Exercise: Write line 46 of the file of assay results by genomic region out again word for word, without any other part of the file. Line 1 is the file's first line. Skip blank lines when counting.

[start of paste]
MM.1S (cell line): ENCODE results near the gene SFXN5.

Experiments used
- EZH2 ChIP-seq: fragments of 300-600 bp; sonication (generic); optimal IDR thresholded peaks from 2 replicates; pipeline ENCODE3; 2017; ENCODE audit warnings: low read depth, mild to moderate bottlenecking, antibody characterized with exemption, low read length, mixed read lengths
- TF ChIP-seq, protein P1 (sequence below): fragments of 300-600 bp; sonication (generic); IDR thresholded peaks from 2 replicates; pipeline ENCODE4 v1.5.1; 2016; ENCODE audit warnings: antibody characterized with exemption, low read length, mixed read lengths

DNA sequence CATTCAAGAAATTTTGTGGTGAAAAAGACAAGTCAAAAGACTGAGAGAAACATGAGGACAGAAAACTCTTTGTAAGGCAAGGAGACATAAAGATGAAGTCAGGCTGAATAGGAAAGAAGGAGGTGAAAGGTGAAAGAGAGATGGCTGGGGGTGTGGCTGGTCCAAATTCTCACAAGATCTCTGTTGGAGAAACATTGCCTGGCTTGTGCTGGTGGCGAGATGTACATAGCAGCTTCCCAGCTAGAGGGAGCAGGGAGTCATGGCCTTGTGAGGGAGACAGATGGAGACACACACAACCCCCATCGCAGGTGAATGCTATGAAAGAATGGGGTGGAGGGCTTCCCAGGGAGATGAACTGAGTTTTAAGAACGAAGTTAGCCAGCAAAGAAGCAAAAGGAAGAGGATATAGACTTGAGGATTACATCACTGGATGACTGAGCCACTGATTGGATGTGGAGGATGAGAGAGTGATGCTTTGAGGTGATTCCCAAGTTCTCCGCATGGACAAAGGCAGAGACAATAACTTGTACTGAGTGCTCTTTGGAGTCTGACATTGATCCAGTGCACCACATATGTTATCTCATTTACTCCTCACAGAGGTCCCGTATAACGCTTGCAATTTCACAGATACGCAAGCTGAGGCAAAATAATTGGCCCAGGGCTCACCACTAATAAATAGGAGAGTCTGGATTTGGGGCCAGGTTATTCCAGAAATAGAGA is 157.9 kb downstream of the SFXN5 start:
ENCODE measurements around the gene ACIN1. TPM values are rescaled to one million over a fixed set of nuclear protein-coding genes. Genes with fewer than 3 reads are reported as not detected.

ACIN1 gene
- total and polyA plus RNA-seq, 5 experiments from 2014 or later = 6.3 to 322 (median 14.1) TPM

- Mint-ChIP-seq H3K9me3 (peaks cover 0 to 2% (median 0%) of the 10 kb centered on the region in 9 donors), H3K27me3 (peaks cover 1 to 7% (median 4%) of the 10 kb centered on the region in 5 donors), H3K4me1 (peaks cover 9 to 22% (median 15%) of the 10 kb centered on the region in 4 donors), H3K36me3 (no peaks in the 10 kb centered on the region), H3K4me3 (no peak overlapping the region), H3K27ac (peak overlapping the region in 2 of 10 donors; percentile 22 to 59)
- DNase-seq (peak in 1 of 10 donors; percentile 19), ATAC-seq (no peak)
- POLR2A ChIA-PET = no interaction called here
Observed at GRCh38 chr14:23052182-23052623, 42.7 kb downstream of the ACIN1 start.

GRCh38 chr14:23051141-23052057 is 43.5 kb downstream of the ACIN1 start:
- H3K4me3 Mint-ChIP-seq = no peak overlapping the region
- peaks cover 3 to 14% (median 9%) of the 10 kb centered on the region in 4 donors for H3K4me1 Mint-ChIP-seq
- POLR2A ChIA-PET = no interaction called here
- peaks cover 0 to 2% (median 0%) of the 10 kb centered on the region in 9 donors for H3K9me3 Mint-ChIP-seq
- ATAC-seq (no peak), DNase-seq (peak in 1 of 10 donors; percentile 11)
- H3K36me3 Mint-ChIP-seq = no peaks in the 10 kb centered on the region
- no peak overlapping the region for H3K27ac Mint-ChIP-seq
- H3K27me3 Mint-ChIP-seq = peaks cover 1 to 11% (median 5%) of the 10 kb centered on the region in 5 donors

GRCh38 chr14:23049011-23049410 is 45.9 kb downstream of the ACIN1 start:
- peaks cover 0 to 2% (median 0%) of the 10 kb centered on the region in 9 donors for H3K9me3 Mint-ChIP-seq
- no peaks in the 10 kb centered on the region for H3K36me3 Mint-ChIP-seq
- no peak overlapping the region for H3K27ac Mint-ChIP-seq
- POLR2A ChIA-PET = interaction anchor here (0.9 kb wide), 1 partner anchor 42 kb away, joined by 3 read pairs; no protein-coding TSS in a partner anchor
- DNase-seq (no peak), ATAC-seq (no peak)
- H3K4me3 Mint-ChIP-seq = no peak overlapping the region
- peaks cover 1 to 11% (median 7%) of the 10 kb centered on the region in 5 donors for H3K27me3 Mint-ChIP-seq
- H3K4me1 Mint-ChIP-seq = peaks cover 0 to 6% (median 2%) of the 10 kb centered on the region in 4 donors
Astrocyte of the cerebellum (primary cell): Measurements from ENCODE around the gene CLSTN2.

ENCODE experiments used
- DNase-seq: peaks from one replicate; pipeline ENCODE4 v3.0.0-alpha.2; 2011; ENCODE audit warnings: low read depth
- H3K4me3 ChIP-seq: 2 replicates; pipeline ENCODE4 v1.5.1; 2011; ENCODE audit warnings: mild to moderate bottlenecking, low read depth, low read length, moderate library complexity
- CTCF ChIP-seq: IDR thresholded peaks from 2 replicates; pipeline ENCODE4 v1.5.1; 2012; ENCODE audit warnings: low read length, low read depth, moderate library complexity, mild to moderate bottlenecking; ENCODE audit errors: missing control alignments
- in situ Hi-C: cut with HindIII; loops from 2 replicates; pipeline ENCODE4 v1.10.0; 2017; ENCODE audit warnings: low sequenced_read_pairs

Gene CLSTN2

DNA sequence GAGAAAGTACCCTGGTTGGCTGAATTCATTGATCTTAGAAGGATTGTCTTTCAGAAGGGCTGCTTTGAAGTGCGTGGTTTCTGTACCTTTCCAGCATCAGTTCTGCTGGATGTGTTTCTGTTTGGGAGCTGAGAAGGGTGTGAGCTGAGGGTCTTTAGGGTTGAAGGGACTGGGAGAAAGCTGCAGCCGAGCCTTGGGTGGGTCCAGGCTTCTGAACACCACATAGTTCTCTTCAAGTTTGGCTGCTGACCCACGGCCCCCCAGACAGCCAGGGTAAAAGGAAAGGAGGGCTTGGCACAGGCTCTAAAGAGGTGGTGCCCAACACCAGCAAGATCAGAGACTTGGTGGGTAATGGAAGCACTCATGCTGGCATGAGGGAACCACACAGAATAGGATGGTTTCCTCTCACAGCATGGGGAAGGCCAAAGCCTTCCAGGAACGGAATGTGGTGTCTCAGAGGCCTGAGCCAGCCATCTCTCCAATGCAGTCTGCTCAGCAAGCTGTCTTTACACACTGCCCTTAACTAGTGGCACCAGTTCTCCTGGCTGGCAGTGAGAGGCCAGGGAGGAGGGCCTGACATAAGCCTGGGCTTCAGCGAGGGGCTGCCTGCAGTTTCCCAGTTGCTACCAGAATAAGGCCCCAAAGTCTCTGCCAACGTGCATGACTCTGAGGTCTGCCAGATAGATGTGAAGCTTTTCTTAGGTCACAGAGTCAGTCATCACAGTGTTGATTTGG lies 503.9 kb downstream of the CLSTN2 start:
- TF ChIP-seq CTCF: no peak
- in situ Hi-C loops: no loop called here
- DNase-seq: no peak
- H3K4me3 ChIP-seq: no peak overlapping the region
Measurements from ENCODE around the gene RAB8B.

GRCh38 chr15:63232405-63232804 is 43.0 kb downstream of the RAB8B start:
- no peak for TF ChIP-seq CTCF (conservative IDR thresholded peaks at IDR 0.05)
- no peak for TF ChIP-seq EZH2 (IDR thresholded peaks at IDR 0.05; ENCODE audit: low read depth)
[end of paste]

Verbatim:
- no peak for TF ChIP-seq EZH2 (IDR thresholded peaks at IDR 0.05; ENCODE audit: low read depth)